Paulus Gerdes / Ethnologie Heute, 1998 York, 1967; D. Lancy (Ed.), The indigenous Mathematics Project 53, 323330; G. Kubik, Tusona-luchazi ideographs, a tradition as practiced by a people of West http://www.uni-muenster.de/EthnologieHeute/eh2/gerdes.htm
Extractions: Paulus Gerdes The following paper presents an introduction to the German language edition of the book "Sona Geometry: Reflections on the Sand Drawing Tradition of Peoples of Africa South of the Equator". The original edition was in three volumes in Portuguese (Universidade Pedagógica, Maputo, 1993/4): Volume 1 : Analysis and reconstruction; Volume 3 : Comparative analysis. The first volume has already been published in English (Universidade Pedagógica, Maputo, 1994). The three volumes have been published in French in 1995 under the title "Une Tradition Géométrique en Afrique - Les Dessins sur le Sable" (Éditions L'Harmattan, Paris / Montreal, 594 pp.). The German language edition "Ethnomathematik dargestellt am Beispiel der Sona Geometrie" (Spektrum Verlag, Berlin / Heidelberg / Oxford, 1997, 436 pp., ISBN: 3-8274-0201-8) contains the three volumes in one book and was enlarged by an introduction on ethnomathematics as a field of research. It has a preface by Harald Scheid and Erhard Scholz (Bergische Universität, Wuppertal). An earlier book, in German, by the author on ethnomathematics was published in 1990 under the title "Ethnogeometrie. Kulturanthropologische Beiträge zur Genese und Didaktik der Geometrie" (Verlag Franzbecker, Bad Salzdetfurth /Hildesheim, 360 pp., ISBN 3-88120-189-0). It contains a preface by Peter Damerow (Max Planck Institut für Bildesforschung, Berlin), and is reviewed by Bernhard Andelfinger in 'Zentralblatt für Didaktik der Mathematik' (ZDM, Karlsruhe, 94/1, 22-24). Related to the educational use of the sona sand drawing tradition, the author also published the following books:
Previous Prayers We pray for the translations into the indigenous languages of is already under way, the luchazi project is of the countrys population; many people who rely http://www.biblesociety.ie/prayersprevious2.htm
Extractions: February 2-8 Argentina : We suffered a recession during 2002: devaluation, unemployment and loss of savings and capital. The Bible Society, although affected, was able to continue the translations into Toba del Obeste, Toba Sur and Wichí. We pray that translation and distribution of the Word will continue. We also ask for wisdom, honesty and prudence for those who govern and for the people when they elect their next leaders. We are grateful for the volunteers and those who support the Bible cause. Paraguay : We thank God for our distribution to people along the Paraguay River, a collaborative project with government teachers and hygiene advisers. Pray for the funds to build a hospital-boat. We also thank him for the revision of the Guaraní Bible: may people value it for speaking their own language. The country is facing serious problems: may the people trust God more in seeking solutions. We pray for the children and young people using the Life of Jesus Portions in Spanish and Guaraní.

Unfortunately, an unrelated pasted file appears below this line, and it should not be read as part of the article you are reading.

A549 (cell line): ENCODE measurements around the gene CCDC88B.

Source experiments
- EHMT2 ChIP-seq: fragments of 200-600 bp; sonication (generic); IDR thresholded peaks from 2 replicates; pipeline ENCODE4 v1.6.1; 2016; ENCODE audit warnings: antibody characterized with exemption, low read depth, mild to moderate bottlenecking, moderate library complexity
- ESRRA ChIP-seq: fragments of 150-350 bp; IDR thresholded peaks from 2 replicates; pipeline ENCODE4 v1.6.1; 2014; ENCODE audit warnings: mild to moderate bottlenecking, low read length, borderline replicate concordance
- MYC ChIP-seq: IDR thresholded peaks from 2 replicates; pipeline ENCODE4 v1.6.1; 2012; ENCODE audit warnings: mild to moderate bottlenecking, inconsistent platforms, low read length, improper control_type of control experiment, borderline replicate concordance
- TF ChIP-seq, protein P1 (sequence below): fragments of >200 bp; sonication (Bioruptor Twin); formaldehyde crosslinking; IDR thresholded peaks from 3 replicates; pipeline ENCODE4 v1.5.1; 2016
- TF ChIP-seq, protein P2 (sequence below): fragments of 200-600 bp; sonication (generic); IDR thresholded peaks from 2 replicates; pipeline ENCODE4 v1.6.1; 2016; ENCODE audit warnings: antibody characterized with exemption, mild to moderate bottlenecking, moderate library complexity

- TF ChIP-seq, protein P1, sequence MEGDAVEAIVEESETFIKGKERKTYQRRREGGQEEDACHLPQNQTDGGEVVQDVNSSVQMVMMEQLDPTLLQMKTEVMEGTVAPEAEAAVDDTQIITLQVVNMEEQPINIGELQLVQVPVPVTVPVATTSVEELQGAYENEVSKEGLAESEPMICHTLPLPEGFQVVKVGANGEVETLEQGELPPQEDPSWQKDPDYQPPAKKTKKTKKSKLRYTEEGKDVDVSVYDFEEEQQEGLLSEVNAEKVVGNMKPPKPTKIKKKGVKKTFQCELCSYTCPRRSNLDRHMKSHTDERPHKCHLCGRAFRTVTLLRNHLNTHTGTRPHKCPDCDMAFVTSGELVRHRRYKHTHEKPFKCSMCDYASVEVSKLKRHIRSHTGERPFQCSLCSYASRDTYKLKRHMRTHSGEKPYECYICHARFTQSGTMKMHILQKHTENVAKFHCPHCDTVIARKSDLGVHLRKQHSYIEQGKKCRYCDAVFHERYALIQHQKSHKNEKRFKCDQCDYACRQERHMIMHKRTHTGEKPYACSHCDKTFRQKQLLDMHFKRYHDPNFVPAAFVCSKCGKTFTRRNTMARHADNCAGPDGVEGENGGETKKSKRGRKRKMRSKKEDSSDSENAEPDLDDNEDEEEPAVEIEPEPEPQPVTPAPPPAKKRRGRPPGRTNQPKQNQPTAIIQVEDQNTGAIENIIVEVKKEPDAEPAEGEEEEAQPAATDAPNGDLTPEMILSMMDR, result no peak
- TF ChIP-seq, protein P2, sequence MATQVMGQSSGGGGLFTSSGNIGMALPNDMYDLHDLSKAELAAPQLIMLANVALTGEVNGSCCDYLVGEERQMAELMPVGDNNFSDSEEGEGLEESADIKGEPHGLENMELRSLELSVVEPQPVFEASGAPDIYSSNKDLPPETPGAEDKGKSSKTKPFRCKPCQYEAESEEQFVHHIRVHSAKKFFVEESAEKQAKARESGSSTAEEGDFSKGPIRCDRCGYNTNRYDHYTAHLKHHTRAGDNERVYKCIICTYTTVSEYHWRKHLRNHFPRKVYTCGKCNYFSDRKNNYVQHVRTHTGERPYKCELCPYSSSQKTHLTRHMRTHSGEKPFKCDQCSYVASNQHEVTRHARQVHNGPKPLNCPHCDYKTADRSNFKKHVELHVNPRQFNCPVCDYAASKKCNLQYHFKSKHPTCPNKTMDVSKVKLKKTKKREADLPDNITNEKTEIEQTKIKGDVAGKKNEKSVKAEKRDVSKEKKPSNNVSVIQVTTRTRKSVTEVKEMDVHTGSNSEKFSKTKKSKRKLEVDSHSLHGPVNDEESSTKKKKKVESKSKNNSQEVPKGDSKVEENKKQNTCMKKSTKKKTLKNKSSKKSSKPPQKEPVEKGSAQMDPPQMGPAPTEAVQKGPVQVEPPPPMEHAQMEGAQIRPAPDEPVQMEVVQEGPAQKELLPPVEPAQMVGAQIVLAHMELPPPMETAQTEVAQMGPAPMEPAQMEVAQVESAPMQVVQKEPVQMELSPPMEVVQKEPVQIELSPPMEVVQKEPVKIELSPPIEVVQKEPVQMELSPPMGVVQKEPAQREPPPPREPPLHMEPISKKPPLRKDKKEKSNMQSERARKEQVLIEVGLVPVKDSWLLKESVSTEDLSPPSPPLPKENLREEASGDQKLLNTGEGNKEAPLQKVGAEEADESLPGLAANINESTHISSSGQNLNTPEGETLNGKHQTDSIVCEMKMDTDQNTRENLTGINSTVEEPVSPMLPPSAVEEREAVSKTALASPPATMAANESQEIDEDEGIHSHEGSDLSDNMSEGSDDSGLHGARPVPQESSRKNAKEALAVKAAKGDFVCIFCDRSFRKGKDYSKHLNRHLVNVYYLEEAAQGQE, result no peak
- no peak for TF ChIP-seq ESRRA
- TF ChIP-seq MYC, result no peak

Ntama Journal Of African Music And Popular Culture in northwestern Zambia, for example, speaking luchazi as his in a country of almost 1000 Million people. and its total neglect of indigenous ideographic scripts http://ntama.uni-mainz.de/content/view/48/37/1/1/
Extractions: Page 2 of 5 Language oppression is not a phenomenon confined to Africa. Examples could be cited from any part of the world, including the so-called industrialized nations. What I am observing here with regard to Central Africa is analogous to what has been and still is practised in areas with totally different cultures elsewhere in the world. Oppressive strategies usually work in manner that the victimized groups learn to internalize the oppressor's standpoint. The oppressor, moreover, is not usually a person, but an abstract entity, such as a "policy", a "law", a "rule", a "convention", a "system", an "approved" way of behaviour. If a person in northwestern Zambia, for example, speaking Luchazi as his/her mother tongue, feels an inner coercion to write letters to friends who are from the same language community, in Luvale which is one of the "officially approved" languages in that country, then this is an example for such internalization.
AMU CHMA NEWSLETTER #9 (references) Nyomo, DJ, and Sambo, MH (1988) indigenous mathematical algorithms Kubik, Gerhard (1988) Tusonaluchazi ideographs, a graphic as practised by a people of West http://www.math.buffalo.edu/mad/AMU/amu_chma_09a.html